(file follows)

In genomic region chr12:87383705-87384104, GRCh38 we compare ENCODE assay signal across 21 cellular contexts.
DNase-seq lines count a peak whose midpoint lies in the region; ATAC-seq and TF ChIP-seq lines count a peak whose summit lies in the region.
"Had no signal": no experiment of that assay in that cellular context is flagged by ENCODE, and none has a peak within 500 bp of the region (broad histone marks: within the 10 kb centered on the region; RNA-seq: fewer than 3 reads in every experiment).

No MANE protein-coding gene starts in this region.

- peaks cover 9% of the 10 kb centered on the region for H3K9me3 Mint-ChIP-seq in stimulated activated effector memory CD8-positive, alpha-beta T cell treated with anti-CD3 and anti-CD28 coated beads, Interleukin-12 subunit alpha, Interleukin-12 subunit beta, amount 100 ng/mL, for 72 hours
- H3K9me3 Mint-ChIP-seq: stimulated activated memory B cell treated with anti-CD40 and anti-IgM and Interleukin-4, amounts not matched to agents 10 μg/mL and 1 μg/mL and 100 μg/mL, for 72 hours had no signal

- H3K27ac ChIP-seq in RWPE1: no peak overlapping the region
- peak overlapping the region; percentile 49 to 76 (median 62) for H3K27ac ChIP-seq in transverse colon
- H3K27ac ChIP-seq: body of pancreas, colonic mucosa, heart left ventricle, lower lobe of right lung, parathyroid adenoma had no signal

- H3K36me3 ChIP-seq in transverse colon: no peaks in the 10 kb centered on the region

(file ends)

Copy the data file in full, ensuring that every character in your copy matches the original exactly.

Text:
In genomic region chr12:87383705-87384104, GRCh38 we compare ENCODE assay signal across 21 cellular contexts.
DNase-seq lines count a peak whose midpoint lies in the region; ATAC-seq and TF ChIP-seq lines count a peak whose summit lies in the region.
"Had no signal": no experiment of that assay in that cellular context is flagged by ENCODE, and none has a peak within 500 bp of the region (broad histone marks: within the 10 kb centered on the region; RNA-seq: fewer than 3 reads in every experiment).

No MANE protein-coding gene starts in this region.

- peaks cover 9% of the 10 kb centered on the region for H3K9me3 Mint-ChIP-seq in stimulated activated effector memory CD8-positive, alpha-beta T cell treated with anti-CD3 and anti-CD28 coated beads, Interleukin-12 subunit alpha, Interleukin-12 subunit beta, amount 100 ng/mL, for 72 hours
- H3K9me3 Mint-ChIP-seq: stimulated activated memory B cell treated with anti-CD40 and anti-IgM and Interleukin-4, amounts not matched to agents 10 μg/mL and 1 μg/mL and 100 μg/mL, for 72 hours had no signal

- H3K27ac ChIP-seq in RWPE1: no peak overlapping the region
- peak overlapping the region; percentile 49 to 76 (median 62) for H3K27ac ChIP-seq in transverse colon
- H3K27ac ChIP-seq: body of pancreas, colonic mucosa, heart left ventricle, lower lobe of right lung, parathyroid adenoma had no signal

- H3K36me3 ChIP-seq in transverse colon: no peaks in the 10 kb centered on the region